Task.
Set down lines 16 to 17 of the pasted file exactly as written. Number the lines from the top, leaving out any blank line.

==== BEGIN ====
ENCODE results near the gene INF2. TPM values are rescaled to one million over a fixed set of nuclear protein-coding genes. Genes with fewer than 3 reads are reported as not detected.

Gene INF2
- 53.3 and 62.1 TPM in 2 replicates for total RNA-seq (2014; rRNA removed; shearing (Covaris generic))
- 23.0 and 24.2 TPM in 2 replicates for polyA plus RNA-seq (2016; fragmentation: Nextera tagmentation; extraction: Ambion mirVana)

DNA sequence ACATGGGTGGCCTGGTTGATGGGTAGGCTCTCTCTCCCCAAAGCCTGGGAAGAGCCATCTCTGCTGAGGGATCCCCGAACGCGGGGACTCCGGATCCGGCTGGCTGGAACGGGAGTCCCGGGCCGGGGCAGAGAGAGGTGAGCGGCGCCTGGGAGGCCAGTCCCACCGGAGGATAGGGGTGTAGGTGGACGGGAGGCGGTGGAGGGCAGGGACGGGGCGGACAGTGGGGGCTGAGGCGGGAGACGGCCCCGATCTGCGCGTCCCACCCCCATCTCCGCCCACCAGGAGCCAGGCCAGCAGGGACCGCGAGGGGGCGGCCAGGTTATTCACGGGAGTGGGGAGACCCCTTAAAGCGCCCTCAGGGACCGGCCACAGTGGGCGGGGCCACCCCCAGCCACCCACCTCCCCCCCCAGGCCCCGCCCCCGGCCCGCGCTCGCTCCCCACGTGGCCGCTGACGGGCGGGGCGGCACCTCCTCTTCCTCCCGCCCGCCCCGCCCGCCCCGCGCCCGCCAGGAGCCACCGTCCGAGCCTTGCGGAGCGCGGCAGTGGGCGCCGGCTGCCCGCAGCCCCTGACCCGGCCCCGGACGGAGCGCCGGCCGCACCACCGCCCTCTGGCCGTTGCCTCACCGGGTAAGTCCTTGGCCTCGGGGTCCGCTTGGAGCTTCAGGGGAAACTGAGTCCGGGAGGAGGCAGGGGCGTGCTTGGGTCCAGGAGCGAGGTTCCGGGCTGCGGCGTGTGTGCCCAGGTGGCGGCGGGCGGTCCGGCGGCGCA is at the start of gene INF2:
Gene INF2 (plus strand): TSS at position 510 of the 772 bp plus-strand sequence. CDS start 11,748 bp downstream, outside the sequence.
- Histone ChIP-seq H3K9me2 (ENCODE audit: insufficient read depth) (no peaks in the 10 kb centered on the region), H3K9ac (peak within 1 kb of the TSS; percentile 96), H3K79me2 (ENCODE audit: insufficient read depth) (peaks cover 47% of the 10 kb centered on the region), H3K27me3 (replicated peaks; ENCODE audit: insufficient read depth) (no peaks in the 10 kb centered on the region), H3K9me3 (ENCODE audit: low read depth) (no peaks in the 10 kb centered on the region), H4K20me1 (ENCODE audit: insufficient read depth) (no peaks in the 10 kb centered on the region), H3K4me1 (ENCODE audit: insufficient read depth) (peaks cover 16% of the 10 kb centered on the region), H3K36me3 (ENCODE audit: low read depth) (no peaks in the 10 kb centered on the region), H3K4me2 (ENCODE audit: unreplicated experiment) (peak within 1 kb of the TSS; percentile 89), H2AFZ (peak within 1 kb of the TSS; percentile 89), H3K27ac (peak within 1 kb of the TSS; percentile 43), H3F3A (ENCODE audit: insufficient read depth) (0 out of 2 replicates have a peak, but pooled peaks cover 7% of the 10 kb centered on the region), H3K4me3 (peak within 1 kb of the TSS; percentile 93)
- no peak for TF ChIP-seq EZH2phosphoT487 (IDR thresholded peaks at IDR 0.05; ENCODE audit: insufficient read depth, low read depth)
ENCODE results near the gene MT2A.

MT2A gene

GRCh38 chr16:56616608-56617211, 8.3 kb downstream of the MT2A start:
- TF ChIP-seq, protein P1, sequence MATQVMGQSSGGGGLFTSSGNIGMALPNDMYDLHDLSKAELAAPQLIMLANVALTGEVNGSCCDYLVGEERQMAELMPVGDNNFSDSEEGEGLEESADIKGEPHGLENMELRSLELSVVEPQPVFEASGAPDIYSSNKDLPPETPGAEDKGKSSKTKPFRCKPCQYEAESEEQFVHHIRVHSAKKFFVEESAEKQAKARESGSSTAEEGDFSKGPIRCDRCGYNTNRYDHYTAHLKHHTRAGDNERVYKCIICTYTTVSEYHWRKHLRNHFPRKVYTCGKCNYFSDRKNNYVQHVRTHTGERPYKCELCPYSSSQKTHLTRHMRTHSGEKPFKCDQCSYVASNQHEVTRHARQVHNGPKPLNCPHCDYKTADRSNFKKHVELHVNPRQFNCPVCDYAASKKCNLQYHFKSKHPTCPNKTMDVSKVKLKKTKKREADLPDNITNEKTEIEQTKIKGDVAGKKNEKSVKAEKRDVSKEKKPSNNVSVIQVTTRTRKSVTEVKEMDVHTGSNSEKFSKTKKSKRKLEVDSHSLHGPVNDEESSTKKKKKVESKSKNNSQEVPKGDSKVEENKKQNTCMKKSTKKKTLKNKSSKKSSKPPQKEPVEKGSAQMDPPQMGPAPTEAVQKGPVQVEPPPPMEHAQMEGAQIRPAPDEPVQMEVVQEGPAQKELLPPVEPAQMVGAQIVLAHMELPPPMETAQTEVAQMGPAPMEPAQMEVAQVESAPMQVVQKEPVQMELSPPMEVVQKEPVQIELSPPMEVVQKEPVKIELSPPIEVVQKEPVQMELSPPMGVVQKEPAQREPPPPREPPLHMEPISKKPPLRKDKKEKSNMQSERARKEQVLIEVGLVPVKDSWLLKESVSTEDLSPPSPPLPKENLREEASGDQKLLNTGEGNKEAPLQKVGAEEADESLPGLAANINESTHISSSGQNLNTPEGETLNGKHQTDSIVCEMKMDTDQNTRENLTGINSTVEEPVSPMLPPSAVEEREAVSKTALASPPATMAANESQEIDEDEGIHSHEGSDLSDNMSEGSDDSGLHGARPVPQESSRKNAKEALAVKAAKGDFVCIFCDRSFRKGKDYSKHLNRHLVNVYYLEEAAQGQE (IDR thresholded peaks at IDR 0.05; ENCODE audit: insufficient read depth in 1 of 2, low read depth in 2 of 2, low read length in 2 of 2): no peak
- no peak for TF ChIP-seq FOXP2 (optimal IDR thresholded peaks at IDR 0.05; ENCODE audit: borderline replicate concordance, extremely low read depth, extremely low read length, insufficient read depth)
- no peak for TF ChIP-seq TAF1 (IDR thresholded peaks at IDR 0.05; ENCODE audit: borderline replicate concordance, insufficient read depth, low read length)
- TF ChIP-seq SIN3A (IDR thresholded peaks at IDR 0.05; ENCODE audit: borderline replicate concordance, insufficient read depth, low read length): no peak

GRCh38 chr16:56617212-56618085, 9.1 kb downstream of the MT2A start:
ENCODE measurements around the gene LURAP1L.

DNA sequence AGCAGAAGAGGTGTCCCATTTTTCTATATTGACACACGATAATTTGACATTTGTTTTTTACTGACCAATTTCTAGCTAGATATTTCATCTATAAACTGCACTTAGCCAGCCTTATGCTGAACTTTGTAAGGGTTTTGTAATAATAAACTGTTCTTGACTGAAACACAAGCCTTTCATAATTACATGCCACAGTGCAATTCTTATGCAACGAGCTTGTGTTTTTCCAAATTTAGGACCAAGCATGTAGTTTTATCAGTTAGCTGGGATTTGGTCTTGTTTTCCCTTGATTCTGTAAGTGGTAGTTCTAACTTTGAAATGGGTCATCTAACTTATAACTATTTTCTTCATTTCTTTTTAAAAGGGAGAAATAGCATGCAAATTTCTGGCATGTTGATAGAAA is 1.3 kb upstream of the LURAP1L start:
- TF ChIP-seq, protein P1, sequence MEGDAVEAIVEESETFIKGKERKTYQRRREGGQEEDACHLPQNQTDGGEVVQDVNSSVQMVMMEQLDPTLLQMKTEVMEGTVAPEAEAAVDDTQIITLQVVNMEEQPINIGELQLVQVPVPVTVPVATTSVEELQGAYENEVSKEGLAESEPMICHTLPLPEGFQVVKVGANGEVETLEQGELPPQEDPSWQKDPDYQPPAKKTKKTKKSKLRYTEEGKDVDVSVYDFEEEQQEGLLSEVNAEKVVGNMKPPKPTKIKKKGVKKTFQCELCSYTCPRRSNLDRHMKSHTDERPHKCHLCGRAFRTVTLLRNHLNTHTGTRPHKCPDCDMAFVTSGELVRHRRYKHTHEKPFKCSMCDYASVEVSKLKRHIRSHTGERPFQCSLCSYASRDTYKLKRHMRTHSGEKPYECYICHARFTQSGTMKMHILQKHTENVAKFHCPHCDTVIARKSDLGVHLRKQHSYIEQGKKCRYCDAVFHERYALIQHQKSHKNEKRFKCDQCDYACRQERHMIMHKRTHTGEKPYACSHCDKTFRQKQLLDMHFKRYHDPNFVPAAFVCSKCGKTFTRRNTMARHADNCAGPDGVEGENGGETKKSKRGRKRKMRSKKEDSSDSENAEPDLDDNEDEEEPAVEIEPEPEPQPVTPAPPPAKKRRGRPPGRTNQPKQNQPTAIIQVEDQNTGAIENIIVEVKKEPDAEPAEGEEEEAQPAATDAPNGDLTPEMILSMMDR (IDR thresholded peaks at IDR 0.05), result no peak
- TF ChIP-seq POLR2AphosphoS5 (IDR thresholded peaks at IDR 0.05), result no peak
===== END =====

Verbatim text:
GRCh38 chr16:56617212-56618085, 9.1 kb downstream of the MT2A start:
ENCODE measurements around the gene LURAP1L.